Atlantic City Casino Execs Say Reliable Air Travel Would Improve Visitation

Atlantic City Skyline and Plane
Atlantic City currently has a lot on their wish list of things they want fixed in order for business to begin booming in the seaside resort town again. From tearing down former casinos to restoring old casinos to their former glory, to making necessary city-wide fixes to keep the town feeling safe and looking beautiful for visitors and residents alike.

One big way Atlantic City’s top casino executives all agree could help drive visitation, is providing more reliable means of transportation for people to get to the city, namely air travel.

Increasing direct flights to Atlantic City International Airport from more major cities will make it more convenient for travelers to get there. This is especially necessary with the addition of more casinos being added in nearby locations, to help drive away any competition for travelers to play elsewhere.

“I think, if we had air service, it would make a big difference.” said Steve Callender, president of Casino Association of New Jersey and senior vice president of Eastern regional operations for Eldorado Resorts.

Marcus Glover, president and COO of Borgata Hotel Casino & Spa, said the lack of convenient travel means to the city “is really what crippled this market and took it from a $5 billion market to right around a $3 billion market.”

Spirit Airlines is the Airport’s Only Carrier

Currently, Spirit Airlines is Atlantic City International Airport’s sole airline carrier.

James “Sonny” McCullough, commissioner of the South Jersey Transportation Authority (SJTA), said that the authority has been working for years to try to bring other airlines on board, but the attempts have been unsuccessful.

“The problem is this, an airline looks at a location for what it’s going to cost them to operate at that location, but, primarily, they look at what is the customer base in a geographic area,” McCullough said. “When you go 12 miles east of the airport, all you have is fish, and fish don’t fly.”

Why Other Airlines are Keeping Away

Unfortunately, geographic location and lack of demand have been key preventers in either encouraging other airlines to fly to/from Atlantic City, or in keeping them coming back.

Back in the summer of 2014, United Airlines flew passengers to Atlantic City from its Chicago and Houston hubs. It was a short-lived route option, as the last United flight touched down in AC in December of that same year. The reason service was cancelled was simply due to demand not meeting the expectations.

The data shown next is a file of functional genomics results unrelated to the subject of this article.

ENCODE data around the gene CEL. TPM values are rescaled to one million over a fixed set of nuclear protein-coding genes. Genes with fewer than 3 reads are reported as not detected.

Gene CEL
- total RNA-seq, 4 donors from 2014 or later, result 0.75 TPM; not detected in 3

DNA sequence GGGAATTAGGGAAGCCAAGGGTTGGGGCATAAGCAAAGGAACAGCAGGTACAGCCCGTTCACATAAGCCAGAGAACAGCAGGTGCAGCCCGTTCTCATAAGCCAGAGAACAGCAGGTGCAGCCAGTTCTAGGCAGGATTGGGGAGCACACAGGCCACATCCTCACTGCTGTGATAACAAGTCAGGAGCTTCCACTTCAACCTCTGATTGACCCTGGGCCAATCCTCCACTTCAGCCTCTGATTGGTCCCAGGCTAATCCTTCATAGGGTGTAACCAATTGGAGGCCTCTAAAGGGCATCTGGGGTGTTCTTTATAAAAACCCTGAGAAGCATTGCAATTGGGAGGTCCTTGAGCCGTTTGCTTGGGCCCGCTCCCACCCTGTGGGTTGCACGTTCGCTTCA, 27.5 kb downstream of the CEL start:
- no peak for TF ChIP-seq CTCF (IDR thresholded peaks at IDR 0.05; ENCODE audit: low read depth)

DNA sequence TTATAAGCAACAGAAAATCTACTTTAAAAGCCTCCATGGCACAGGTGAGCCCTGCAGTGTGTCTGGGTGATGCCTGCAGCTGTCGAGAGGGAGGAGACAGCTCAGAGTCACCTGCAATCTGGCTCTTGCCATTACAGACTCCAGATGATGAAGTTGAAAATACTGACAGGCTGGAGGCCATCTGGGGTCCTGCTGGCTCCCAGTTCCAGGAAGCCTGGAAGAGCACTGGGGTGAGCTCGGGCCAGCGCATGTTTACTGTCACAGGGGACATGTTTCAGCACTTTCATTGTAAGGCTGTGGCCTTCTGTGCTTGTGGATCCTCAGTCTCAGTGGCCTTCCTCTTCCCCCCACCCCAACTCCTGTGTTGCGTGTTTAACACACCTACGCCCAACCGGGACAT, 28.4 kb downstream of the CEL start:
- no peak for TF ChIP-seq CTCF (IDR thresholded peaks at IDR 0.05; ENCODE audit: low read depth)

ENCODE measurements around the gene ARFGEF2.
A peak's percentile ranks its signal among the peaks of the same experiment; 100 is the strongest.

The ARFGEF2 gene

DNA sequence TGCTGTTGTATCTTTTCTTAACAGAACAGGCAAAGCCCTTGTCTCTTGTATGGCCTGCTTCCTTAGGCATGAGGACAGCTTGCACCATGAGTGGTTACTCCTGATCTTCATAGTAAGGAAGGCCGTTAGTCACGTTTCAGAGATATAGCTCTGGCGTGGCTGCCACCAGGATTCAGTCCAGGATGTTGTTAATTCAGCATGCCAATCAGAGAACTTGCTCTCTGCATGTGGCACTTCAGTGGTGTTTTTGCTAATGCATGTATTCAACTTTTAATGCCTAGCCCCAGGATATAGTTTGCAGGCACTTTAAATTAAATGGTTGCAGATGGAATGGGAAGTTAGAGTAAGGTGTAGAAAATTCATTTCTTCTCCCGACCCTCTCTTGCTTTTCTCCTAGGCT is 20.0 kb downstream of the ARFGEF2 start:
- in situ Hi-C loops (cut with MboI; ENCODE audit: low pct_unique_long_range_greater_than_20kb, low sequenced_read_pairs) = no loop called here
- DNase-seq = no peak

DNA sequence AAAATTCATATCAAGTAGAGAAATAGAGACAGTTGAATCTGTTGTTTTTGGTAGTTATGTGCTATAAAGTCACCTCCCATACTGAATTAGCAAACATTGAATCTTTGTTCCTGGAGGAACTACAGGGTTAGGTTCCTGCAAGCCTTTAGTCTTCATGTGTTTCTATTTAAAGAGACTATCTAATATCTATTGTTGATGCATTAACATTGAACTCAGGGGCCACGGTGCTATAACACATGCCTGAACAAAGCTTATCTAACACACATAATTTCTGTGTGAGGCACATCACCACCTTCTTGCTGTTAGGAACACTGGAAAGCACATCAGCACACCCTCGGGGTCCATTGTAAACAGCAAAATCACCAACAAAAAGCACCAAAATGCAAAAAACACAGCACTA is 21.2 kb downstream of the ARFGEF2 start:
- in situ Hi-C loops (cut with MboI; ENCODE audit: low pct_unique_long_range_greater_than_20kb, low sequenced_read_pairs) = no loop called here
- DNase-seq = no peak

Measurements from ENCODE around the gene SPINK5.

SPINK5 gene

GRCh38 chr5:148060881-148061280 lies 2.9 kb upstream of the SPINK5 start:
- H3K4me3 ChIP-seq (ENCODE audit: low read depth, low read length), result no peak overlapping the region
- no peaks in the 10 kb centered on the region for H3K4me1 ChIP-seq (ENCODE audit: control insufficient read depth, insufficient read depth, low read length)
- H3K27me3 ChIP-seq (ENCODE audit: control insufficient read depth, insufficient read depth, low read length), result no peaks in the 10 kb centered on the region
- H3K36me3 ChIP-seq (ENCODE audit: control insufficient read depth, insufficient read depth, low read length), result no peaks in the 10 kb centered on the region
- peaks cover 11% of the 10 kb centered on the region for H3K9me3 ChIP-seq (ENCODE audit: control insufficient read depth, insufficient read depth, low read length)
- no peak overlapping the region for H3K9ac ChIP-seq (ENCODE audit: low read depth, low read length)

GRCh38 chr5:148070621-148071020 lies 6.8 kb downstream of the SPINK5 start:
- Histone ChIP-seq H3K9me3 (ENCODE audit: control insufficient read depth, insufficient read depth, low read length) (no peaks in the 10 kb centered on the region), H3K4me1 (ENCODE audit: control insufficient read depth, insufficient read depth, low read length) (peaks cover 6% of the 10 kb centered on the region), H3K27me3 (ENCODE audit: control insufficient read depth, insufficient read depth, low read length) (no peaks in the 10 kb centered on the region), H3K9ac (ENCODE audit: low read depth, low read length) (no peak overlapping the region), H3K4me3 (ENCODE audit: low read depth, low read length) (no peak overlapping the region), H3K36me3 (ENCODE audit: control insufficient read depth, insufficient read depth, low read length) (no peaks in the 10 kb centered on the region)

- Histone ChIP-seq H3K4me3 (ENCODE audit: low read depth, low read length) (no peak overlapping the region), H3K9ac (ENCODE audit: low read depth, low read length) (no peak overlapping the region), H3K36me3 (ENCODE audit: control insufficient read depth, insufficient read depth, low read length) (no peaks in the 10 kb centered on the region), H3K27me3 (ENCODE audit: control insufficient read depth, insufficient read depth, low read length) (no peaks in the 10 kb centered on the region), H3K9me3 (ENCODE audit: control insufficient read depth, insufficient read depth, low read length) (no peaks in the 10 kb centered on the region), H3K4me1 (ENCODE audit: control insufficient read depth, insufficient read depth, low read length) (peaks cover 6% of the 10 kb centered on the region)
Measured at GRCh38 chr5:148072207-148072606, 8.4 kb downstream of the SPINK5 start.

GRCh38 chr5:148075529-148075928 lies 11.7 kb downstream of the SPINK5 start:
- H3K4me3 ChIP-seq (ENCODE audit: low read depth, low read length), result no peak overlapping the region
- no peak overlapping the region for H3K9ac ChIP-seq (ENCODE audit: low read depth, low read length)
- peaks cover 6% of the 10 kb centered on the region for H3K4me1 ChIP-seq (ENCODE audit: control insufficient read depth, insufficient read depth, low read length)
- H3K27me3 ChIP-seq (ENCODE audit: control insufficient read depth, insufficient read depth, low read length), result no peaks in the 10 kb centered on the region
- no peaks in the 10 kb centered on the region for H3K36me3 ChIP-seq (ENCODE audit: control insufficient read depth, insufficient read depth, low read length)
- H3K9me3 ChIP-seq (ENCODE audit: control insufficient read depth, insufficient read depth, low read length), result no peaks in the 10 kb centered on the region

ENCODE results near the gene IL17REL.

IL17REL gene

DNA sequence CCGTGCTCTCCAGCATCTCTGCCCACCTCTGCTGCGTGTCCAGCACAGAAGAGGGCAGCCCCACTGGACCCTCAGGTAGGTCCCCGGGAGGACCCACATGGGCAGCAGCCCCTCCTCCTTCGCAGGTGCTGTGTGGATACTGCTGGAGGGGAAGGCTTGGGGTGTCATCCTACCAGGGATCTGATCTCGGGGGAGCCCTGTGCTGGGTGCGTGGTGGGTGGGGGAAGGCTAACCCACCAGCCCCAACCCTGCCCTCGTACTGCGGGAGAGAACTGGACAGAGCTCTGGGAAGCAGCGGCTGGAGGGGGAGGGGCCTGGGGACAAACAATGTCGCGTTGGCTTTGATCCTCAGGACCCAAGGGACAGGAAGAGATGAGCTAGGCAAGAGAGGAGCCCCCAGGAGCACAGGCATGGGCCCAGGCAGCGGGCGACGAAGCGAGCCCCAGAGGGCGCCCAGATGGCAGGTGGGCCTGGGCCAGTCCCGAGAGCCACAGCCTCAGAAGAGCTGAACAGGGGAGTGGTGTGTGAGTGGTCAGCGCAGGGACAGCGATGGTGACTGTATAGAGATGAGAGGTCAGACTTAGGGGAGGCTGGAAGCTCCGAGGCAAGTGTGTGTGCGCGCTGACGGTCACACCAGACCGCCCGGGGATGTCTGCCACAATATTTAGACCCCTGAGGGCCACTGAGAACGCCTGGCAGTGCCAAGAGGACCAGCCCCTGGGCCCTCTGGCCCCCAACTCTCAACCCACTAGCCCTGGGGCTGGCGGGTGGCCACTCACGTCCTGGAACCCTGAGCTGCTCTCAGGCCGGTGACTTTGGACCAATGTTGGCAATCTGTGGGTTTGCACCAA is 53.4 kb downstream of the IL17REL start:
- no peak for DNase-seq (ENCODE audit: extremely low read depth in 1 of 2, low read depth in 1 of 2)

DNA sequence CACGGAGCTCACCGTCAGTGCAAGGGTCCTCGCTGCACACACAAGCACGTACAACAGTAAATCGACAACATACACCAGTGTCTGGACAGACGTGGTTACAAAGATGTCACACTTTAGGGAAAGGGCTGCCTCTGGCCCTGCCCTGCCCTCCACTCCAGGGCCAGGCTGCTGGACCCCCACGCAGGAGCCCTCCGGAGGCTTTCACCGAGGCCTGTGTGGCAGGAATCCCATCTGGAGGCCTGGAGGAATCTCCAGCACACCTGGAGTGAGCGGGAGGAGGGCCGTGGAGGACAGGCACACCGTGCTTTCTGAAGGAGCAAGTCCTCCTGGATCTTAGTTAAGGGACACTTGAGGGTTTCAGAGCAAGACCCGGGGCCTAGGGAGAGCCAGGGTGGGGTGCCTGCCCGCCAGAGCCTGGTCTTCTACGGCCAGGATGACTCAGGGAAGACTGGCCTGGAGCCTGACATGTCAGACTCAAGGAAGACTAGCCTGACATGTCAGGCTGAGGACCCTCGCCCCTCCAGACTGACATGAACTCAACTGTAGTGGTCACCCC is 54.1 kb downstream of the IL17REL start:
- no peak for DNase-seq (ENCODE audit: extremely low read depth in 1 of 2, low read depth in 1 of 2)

United wasn’t the only airline to back out. Continental, US Airway, Delta, Northwest, WestJet, AirTran have also stepped away from being providers for the airport.

Trying to Incentivize New Airline Deals

As of last year, the SJTA has been offering tiered marketing incentives in an effort to draw more airlines to the region, in a deal they hope will land. The marketing incentive ranges from $25,000 – $140,000.

According to Bob McDevitt, an SJTA commissioner, this isn’t the first incentive they’ve tried to reel additional airlines in with, but this package is more general and not directed at any one specific airline. The new incentives are being tiered depending on the number of seats a carrier can provide and then turn around and sell within a year.

“The more seats you provide to and from, the more money you get for marketing, and the more passengers you put on the plane, the more times you get an additional incentive,” McDevitt said.

The incentive is centered and structured more around performance, rather than providing money to the airlines for simply giving them access.

Here’s how the marketing incentive is tiered for domestic flights and what the carriers would earn:

3,000-5,999 seats per year = $25,000

Up to 27,000 seats per year = $125,000 (+ $5 per passenger who returns through the airport for another domestic flight)

The incentive is even higher for international flights: Their first tier earns carriers $40,000 in marketing incentives, with top tier earnings of $140,000 (including the $5 per passenger bonus who returns through the airport).

The incentive is proposed for a year, with an option to renew for one more year after that.

If the incentives work, it would bring new customers to the area, not just for the airport but “a tremendous boost for the convention business,” McCullough said.

Drop in Annual Number of Visitors

Atlantic City casinos executives hope the airlines can work out some type of air travel compromise to get more passengers touching down in their city and walking through their doors.

In its heyday, Atlantic City was welcoming in over 35 million visitors annually. According to recent industry data, that number is down to a reported 22 million annual visitors, a 13 million drop in the figures.

“It’s really hard to grow the market if you don’t have a convenient means for people to get here,” Glover said.